Coaching Virtual Leadership Teams
Leading from a distance is increasingly a challenge for the most senior in organizations. The biggest challenge is how to create a high-performing, virtual, leadership team. This can be an even bigger challenge if you have what I call a VIM team – Virtual, International and Multicultural – so 3 very large challenges. I coach a number of multinational senior leadership teams and the advice I often give to Chief Executives is that if you have a dispersed virtual team, in many countries, with various functions and from different cultures, then actually it’s really important to invest upfront in building the relationships of that team first. So get that team together, get them to meet face-to-face before they work virtually.
The second piece of advice I give when it comes to creating a high-performing team, is that you need to have a compelling, collective endeavour; something that every member of the team is bought into, that they helped to create, that they know is important and they know they can’t achieve working in parallel; they know they can only achieve it if they are all working together to create something that is more than the sum of its parts.
The third piece of advice is to have structured meetings. If you are trying to create meetings that are virtual, you have to be far more structured and far more focused; you can’t hold people’s attention for as long if they are on Skype or on a video conference call, and I offer a structure (see Leadership Team Coaching) called the CLEAR structure in order to do this effectively:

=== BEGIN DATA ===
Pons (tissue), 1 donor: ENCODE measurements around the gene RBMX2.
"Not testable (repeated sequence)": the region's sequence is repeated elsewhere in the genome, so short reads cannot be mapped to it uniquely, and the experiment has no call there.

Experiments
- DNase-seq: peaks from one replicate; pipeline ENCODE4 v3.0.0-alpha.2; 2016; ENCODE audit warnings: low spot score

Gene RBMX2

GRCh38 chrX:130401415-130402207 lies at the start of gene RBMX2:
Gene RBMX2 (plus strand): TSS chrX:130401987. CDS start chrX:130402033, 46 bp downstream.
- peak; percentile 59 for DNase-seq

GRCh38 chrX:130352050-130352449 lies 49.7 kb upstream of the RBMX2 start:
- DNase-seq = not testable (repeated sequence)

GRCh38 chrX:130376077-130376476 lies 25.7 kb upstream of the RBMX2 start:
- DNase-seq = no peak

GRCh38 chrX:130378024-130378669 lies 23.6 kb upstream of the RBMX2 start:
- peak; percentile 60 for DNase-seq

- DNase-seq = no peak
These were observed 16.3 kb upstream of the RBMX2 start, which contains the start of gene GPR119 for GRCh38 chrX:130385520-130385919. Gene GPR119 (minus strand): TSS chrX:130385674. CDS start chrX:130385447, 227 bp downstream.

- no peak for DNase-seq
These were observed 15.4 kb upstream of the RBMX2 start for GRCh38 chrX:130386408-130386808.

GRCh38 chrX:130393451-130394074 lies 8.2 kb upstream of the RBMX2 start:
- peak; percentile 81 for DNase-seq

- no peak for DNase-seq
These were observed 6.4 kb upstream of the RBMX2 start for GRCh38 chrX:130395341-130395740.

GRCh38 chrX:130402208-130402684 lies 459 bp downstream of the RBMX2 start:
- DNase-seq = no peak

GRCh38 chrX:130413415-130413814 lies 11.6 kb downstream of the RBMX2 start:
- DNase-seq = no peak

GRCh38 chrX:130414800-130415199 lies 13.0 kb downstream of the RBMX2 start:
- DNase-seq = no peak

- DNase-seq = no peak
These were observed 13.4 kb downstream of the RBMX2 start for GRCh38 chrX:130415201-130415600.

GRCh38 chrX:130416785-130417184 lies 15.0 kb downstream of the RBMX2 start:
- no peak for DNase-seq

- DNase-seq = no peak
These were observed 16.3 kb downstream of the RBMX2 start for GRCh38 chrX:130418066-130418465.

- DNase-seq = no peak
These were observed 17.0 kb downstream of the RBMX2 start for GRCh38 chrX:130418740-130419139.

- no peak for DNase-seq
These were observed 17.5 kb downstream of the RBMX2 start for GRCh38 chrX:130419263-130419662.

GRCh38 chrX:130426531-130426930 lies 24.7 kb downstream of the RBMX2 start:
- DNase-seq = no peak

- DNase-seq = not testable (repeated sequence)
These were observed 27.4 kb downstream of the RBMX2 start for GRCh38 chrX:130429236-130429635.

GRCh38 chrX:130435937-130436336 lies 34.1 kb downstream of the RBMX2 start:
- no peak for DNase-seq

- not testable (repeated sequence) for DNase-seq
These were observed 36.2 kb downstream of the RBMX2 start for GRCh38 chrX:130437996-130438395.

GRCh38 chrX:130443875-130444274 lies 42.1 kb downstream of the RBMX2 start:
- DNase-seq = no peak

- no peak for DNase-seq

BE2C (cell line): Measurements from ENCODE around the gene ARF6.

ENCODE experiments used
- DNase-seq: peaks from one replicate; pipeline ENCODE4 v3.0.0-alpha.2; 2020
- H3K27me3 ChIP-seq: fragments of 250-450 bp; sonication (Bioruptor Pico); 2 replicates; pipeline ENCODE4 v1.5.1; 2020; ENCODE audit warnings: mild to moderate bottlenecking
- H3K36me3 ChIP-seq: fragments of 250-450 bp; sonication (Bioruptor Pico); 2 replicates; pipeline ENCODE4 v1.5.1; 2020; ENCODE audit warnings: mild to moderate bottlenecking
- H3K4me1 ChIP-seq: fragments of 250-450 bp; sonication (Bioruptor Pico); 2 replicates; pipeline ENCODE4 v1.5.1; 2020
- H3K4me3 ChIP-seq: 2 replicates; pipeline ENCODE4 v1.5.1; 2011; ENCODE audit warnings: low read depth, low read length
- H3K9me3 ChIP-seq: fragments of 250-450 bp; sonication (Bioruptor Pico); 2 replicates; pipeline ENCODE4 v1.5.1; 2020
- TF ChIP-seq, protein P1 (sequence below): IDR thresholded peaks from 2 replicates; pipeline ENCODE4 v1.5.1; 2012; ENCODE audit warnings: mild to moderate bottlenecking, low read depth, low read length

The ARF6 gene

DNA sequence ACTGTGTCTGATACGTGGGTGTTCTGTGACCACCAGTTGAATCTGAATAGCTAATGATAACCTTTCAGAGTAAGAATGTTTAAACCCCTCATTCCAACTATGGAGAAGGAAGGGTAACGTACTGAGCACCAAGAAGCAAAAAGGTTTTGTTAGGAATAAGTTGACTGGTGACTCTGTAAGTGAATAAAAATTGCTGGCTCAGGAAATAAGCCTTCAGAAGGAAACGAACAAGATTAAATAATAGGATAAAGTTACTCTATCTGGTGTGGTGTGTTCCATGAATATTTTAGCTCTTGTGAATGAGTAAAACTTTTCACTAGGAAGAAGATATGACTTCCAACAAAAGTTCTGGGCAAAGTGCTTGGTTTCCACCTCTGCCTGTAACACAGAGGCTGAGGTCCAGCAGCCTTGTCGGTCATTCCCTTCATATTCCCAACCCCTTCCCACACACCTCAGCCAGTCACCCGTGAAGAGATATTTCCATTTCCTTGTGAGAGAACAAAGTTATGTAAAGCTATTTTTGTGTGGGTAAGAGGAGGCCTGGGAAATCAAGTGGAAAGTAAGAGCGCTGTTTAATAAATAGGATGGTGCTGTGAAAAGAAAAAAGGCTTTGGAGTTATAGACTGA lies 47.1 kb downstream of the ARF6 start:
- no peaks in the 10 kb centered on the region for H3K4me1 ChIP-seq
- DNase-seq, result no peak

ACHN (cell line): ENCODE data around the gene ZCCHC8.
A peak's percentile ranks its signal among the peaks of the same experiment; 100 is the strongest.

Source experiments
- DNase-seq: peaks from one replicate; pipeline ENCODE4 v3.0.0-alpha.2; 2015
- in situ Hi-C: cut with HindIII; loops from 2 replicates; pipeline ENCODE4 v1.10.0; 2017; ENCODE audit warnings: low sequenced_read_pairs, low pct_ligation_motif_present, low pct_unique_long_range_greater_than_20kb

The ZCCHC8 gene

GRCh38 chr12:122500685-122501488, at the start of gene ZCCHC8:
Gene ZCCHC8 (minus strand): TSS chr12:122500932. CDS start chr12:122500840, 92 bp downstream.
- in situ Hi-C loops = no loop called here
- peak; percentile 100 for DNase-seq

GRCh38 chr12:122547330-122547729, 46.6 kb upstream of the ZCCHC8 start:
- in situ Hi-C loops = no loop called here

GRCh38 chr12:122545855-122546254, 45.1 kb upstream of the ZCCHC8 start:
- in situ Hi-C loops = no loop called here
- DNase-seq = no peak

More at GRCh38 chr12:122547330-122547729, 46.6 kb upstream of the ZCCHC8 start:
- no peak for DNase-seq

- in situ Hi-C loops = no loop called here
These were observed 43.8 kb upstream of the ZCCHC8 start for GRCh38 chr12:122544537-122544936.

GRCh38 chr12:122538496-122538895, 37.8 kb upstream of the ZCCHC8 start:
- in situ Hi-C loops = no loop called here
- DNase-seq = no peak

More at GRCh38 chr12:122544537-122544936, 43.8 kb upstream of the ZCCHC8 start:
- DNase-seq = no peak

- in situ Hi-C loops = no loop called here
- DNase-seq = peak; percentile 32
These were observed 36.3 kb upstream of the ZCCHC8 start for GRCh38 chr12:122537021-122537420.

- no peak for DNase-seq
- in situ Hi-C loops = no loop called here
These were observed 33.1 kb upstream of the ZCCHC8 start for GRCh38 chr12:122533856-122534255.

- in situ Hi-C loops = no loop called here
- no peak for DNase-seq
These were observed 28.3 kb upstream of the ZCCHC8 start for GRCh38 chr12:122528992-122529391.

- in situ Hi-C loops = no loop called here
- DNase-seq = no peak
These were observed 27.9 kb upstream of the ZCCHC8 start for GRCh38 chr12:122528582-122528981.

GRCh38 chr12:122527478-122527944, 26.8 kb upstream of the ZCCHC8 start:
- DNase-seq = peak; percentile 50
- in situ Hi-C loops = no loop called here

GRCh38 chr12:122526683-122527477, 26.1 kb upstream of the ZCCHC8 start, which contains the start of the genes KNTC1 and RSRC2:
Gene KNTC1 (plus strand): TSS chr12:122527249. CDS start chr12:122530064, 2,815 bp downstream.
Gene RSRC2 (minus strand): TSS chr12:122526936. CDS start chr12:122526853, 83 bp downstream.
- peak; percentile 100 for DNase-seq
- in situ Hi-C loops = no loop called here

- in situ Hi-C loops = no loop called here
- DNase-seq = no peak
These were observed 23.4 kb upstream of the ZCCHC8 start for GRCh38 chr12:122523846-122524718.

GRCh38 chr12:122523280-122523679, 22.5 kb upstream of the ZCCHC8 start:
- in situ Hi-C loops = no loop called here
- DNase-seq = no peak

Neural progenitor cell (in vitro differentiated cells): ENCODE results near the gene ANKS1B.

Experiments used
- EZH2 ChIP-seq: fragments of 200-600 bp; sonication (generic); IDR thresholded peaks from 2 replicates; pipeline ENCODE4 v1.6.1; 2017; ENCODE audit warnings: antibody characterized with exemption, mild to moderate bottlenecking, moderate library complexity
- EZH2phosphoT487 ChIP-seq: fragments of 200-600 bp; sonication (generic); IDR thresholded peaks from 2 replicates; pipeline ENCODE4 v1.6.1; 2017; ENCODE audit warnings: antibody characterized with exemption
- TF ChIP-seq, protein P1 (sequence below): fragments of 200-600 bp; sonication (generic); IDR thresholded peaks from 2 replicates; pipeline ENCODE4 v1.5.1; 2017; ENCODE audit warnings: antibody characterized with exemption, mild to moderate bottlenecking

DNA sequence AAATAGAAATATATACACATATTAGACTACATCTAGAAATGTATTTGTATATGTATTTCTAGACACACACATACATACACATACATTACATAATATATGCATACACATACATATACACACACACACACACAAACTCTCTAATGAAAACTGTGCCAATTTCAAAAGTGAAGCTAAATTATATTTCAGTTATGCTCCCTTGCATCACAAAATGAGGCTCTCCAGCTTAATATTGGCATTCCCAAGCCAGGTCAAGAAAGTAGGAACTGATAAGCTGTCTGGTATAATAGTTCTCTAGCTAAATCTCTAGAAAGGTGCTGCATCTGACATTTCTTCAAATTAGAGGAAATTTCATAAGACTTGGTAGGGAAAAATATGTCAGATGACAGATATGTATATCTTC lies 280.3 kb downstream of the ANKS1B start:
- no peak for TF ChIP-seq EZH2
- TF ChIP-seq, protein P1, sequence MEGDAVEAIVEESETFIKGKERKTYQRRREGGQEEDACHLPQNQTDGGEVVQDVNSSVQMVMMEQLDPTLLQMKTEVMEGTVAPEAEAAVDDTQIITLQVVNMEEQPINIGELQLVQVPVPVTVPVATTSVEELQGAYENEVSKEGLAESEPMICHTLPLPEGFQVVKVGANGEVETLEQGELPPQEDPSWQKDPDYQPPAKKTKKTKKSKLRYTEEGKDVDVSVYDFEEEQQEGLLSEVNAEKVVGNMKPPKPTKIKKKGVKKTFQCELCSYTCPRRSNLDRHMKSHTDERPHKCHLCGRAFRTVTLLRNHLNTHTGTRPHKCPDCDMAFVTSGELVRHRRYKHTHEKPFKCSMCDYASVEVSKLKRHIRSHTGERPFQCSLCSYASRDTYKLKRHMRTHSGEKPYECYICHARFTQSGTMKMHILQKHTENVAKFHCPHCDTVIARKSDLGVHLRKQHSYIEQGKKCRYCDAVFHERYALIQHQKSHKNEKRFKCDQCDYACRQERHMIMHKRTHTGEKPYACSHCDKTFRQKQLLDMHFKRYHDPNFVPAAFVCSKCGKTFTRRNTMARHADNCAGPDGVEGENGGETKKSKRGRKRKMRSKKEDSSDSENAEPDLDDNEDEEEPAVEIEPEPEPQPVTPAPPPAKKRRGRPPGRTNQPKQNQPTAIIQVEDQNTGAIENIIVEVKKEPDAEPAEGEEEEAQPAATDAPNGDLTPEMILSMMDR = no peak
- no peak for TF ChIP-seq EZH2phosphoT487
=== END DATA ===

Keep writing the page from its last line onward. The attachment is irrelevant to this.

- Check in and have a clear contract – set the agenda and what we want to achieve in this meeting
- Listen – how do we get an update from everybody, their context and their time zone
- Explore – 2 or 3 areas that we are going to collectively work on to come to a joint answer, so we are thinking together generatively
- Action – very easy to come up with a decision virtually without real commitment or buy in – so how are we going to make sure that we have checked that people haven’t just agreed, but really committed to something
- Review – how do we constantly review to check back with people – this is the ‘check out’ part of the process – what has been helpful in this meeting, what’s one thing you’re going to take away and do differently, how can we make the next meeting more beneficial etc.
The fourth piece of advice is to have these successful meetings is to make sure you invest in really good technology. To have a multicultural, virtual meeting is hard enough without the technology breaking down. I’ve worked with some teams where we’ve been holding a meeting with people in 6 different locations, and it felt like the people were all in the same room because the technology allowed for it to feel that way.
Finally, the fifth piece of advice – learn how to virtually celebrate. It is very important to celebrate the successes with the team as a whole. Often what happens in the corridors or the bar after work, or a party to celebrate our successes, needs to be communicated virtually with the rest of the team. How do we create intimacy at a distance? How do we have that sense of being closely in contact across miles?
(Note: This article is edited and based on the video by Peter Hawkins for Henley Business School, entitled 'Leading at a distance.')